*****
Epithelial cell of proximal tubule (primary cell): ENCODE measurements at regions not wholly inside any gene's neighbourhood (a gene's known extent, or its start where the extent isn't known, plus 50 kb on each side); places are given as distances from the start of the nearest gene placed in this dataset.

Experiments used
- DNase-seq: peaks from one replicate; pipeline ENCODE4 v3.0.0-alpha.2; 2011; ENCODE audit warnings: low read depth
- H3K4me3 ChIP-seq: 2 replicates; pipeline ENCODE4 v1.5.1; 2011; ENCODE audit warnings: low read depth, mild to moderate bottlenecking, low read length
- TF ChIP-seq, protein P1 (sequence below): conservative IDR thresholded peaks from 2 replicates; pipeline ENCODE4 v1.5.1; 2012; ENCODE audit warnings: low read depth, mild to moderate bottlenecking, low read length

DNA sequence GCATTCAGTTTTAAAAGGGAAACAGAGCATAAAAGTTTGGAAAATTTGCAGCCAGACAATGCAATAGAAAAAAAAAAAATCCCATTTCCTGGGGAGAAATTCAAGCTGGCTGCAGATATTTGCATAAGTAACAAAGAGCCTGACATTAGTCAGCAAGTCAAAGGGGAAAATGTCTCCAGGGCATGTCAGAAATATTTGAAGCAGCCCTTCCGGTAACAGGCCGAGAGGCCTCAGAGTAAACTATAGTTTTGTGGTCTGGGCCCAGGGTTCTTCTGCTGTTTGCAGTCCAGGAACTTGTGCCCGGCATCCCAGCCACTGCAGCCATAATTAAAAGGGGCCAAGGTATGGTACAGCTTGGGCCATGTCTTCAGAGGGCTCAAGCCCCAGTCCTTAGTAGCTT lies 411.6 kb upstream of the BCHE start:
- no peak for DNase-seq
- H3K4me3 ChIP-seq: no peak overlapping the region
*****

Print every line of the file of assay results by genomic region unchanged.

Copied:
Epithelial cell of proximal tubule (primary cell): ENCODE measurements at regions not wholly inside any gene's neighbourhood (a gene's known extent, or its start where the extent isn't known, plus 50 kb on each side); places are given as distances from the start of the nearest gene placed in this dataset.

Experiments used
- DNase-seq: peaks from one replicate; pipeline ENCODE4 v3.0.0-alpha.2; 2011; ENCODE audit warnings: low read depth
- H3K4me3 ChIP-seq: 2 replicates; pipeline ENCODE4 v1.5.1; 2011; ENCODE audit warnings: low read depth, mild to moderate bottlenecking, low read length
- TF ChIP-seq, protein P1 (sequence below): conservative IDR thresholded peaks from 2 replicates; pipeline ENCODE4 v1.5.1; 2012; ENCODE audit warnings: low read depth, mild to moderate bottlenecking, low read length

DNA sequence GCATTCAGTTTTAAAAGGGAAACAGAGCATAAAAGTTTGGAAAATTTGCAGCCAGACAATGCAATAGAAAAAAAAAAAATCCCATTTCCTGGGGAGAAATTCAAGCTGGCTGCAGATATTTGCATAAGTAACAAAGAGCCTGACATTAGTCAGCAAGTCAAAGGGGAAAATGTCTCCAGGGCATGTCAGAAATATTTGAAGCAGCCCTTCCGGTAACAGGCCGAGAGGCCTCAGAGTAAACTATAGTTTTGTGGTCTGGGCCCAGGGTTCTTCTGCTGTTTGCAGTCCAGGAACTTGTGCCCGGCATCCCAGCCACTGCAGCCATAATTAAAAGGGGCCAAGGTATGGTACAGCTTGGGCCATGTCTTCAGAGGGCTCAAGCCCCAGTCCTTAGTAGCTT lies 411.6 kb upstream of the BCHE start:
- no peak for DNase-seq
- H3K4me3 ChIP-seq: no peak overlapping the region